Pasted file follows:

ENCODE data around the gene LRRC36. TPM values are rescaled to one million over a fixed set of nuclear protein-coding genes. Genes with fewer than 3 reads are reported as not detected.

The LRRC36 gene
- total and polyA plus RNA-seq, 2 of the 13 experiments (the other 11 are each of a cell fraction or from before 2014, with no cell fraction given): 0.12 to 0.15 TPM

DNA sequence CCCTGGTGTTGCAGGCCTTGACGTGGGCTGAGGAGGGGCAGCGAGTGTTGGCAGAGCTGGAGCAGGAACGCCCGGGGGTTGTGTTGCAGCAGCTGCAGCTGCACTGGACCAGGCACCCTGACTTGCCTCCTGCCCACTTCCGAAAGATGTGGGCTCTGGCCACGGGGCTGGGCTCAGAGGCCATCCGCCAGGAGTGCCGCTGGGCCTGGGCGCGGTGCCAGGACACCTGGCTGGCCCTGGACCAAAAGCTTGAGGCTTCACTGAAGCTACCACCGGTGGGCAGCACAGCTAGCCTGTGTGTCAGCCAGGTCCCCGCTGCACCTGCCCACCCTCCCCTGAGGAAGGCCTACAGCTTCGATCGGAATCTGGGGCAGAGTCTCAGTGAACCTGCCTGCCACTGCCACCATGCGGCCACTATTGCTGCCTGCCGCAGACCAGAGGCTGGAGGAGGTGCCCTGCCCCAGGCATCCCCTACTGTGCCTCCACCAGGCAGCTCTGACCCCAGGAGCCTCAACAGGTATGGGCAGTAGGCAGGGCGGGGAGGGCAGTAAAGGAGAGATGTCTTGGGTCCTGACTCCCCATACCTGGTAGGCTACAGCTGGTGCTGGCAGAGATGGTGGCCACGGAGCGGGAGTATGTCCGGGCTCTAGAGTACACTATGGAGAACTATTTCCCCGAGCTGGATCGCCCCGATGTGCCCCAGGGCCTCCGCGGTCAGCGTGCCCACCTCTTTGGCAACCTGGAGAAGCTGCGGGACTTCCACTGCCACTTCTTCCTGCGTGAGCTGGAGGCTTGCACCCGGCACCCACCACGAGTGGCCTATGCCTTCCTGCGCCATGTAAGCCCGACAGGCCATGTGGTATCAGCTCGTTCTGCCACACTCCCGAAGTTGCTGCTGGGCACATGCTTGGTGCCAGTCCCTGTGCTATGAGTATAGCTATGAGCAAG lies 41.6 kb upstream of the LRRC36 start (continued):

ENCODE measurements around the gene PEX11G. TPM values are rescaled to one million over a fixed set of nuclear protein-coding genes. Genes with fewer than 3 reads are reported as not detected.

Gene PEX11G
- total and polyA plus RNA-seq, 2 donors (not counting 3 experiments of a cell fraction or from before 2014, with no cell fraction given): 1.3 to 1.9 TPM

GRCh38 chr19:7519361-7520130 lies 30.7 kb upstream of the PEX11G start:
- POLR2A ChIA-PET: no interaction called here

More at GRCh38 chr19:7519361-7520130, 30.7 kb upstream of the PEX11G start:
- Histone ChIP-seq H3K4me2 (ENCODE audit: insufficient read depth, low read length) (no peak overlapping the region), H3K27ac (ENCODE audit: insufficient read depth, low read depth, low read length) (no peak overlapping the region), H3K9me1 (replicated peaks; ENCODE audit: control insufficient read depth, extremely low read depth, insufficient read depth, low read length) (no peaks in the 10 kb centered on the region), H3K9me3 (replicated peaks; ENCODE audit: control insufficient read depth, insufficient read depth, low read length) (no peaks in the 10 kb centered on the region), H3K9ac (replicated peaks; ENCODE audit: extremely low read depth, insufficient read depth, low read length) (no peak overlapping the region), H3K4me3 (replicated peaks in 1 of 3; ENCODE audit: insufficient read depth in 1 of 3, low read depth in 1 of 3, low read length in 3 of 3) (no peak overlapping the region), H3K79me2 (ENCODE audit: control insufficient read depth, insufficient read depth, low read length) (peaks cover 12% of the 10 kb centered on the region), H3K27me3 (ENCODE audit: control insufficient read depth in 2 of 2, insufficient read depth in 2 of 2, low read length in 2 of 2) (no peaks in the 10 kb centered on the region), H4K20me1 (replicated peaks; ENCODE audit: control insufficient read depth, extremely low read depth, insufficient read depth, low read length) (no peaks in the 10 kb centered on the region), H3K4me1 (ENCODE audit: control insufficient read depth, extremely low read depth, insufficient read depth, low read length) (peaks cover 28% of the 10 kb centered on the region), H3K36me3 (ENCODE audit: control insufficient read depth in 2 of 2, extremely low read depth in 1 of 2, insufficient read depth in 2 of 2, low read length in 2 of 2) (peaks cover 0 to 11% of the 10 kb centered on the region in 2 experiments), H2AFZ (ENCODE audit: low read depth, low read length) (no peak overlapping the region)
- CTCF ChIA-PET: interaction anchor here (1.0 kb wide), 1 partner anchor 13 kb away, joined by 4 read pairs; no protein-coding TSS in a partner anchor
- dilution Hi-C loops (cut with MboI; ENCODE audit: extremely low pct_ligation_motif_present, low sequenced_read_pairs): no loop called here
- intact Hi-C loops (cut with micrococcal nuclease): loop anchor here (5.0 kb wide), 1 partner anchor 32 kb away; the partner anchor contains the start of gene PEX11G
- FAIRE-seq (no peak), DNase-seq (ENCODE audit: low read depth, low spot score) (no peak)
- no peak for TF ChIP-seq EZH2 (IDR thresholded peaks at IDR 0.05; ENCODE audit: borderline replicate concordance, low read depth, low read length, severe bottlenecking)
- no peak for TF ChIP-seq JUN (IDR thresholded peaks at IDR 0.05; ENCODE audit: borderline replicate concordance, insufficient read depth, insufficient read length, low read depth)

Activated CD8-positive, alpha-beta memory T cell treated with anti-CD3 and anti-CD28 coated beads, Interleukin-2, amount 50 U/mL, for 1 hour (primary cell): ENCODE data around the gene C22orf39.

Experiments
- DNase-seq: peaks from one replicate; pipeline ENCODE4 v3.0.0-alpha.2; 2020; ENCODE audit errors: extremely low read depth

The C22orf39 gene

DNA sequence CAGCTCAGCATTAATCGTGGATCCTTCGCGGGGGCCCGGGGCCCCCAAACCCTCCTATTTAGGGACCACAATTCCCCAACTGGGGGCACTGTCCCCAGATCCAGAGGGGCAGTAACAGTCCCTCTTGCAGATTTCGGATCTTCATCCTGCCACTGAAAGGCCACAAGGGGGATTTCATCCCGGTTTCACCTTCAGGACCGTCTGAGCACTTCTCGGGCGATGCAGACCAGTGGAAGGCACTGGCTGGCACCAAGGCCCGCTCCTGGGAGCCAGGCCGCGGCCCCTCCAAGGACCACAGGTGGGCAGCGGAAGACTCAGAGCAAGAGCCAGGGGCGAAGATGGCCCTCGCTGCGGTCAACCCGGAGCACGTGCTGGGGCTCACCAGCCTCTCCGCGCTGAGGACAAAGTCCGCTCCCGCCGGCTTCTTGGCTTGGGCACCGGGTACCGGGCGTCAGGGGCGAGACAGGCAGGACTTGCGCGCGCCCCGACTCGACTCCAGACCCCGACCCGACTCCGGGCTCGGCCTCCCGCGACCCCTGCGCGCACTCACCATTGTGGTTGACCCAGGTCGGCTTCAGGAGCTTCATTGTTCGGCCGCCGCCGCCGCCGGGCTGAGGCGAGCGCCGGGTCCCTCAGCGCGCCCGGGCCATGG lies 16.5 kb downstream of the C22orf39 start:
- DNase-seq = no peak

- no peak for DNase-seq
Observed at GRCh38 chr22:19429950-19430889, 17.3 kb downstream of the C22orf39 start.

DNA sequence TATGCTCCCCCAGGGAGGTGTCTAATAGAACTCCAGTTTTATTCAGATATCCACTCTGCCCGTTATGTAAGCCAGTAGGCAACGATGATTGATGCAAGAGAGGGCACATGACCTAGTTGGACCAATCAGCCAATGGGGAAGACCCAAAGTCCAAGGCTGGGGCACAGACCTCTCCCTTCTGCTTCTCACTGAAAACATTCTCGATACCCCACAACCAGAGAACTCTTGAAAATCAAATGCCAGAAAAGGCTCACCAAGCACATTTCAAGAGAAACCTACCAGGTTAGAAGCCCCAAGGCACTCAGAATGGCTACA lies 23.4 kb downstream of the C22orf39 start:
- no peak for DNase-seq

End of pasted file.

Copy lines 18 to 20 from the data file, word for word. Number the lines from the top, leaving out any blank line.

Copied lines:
Activated CD8-positive, alpha-beta memory T cell treated with anti-CD3 and anti-CD28 coated beads, Interleukin-2, amount 50 U/mL, for 1 hour (primary cell): ENCODE data around the gene C22orf39.

Experiments
- DNase-seq: peaks from one replicate; pipeline ENCODE4 v3.0.0-alpha.2; 2020; ENCODE audit errors: extremely low read depth